As for the "non-athlete" thing, I have a short anecdote to illustrate my point. I realized I hated batting average as compared to OBP one time when I went 0-1 with three walks and three runs scored -- noticing it was a .000 batting average for the day, yet a pretty damn good day of helping my team win.

And the game wasn't even in my mother's basement. Seriously!

Honestly, though, don't you think guys in a similar situation in the bigs would feel the same way? What about a pitcher who throws a complete game and only allows one unearned run, yet loses 1-0. And he goes home and sees on MLB Network that a pitcher for the Yankees allowed seven earned runs in five innings and got the win because the Bombers' offense went nuts. Judging pitchers on wins and losses would have us believe the latter performed better. Really?

Again, I don't understand how it's not obvious these stats aren't the best ones. If this was elementary school you'd get an F for disagreeing. Maybe I should start making lame jokes in return instead of having an actual, meaningful conversation. Apparently that's the best way to plead your case when it comes to the old school.

MORNEAU AT NIGHT: Justin Morneau played his first night game in a long, long time Friday night, and things went well. "It's just different. For the most part, the stuff has come on later in the day. So I wanted to see, because we usually play night games during the season, I wanted to see where I was at, and I felt pretty good." That "stuff" to which he is referring, in case you've been asleep since last July, would be lingering symptoms from his concussion. (MLB.com )

STOREN STRUGGLES: Second-year pitcher Drew Storen was supposed to be the Nationals' closer this season. He still very well may be eventually, as he has the highest upside of any of the candidates. But he's had a pretty disastrous spring and might be in jeopardy of being optioned to the minors. It's not likely, but possible. (Washington Post )

DON'T DOUBT DAVIS: Doug Davis has worked out for four teams in Arizona and is looking to catch on somewhere (MLB Trade Rumors ). It's uncertain that he'll definitely be able to grab a job in a rotation at some point this year, but I don't plan on wagering against the veteran. He's already kicked cancer's butt.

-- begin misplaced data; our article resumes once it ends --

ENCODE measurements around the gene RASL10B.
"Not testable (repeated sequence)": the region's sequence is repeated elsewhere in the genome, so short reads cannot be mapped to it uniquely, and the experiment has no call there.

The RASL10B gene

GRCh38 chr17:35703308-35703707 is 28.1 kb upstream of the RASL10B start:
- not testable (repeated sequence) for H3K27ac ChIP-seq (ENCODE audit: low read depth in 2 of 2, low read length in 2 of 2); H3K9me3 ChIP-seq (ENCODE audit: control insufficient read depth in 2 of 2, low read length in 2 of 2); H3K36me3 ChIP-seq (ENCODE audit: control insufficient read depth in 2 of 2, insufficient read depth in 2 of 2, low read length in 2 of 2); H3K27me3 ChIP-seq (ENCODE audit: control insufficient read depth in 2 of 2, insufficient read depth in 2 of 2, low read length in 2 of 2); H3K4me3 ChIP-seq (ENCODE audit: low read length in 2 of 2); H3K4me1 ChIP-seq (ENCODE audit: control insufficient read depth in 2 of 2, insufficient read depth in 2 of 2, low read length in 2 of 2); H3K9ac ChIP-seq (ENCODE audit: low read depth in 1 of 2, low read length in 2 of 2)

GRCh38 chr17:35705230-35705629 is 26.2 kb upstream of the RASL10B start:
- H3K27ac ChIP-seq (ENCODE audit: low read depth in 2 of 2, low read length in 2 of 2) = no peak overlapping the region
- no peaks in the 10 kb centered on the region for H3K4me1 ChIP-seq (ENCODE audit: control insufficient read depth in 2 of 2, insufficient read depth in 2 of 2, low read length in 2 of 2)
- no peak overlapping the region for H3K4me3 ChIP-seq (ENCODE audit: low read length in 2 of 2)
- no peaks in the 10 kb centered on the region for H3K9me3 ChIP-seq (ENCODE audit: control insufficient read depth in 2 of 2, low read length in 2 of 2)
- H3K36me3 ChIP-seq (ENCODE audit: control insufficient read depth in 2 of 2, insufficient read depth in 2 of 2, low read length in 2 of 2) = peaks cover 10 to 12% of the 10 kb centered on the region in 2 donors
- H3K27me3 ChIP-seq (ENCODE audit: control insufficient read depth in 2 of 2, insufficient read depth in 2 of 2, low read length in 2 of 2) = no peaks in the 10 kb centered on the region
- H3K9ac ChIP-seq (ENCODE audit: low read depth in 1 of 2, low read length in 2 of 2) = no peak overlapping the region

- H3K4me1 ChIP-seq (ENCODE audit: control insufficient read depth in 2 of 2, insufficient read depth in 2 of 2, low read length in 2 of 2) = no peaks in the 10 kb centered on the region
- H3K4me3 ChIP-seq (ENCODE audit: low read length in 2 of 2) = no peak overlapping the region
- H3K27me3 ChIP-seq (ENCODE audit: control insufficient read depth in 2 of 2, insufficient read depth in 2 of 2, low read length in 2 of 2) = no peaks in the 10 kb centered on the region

UBALDO GETS NOD: We've been posting the announcements of opening day starters as stand-alone pieces, but Ubaldo Jimenez as the Rockies' opening day starter is far too obvious. It would have been shocking if he wasn't handed that responsibility. Just a heads-up, don't expect posts on CC Sabathia, Roy Halladay or Felix Hernandez on this subject either. (MLB.com )

ELVIS MUSCLES UP:
Elvis Andrus hit a home run Friday. He hasn't done so in a regular-season game since September 2 ... of 2009. (ESPN Dallas )

FANS HAVE CLOUT?
You always wonder if teams take these sort of things under consideration, but it's incredibly rare -- if not unprecedented -- for a team to admit fan venom played into a move. But the Mets did so with Luis Castillo (ESPN New York ). Manager Terry Collins and general manager Sandy Alderson both admitted that the Mets' fans' collective hatred of Castillo played a role in the team cutting him.

WESTY'S ROAD BACK: Red Sox prospect Ryan Westmoreland has stared death in the eyes and survived. Now he's on the comeback trail. I won't even attempt to do this lengthy feature justice, instead I'll just say please go read it. It's great stuff. (Boston.com )

RETURN TO DODGERTOWN? The Dodgers' spring training games are not drawing well. In fact, attedance is down 42.3 percent from last season in Camelback Ranch. The average draw per game is barely over half the capacity. (Los Angeles Times )

A QUESTION OF DURABILITY:
Scott Rolen hasn't played more than 140 games since 2006 and not more than 150 since 2003. He's 36. He faltered in a big way in the second half last season. But he's saying all the right things and preaching accountability. (MLB.com )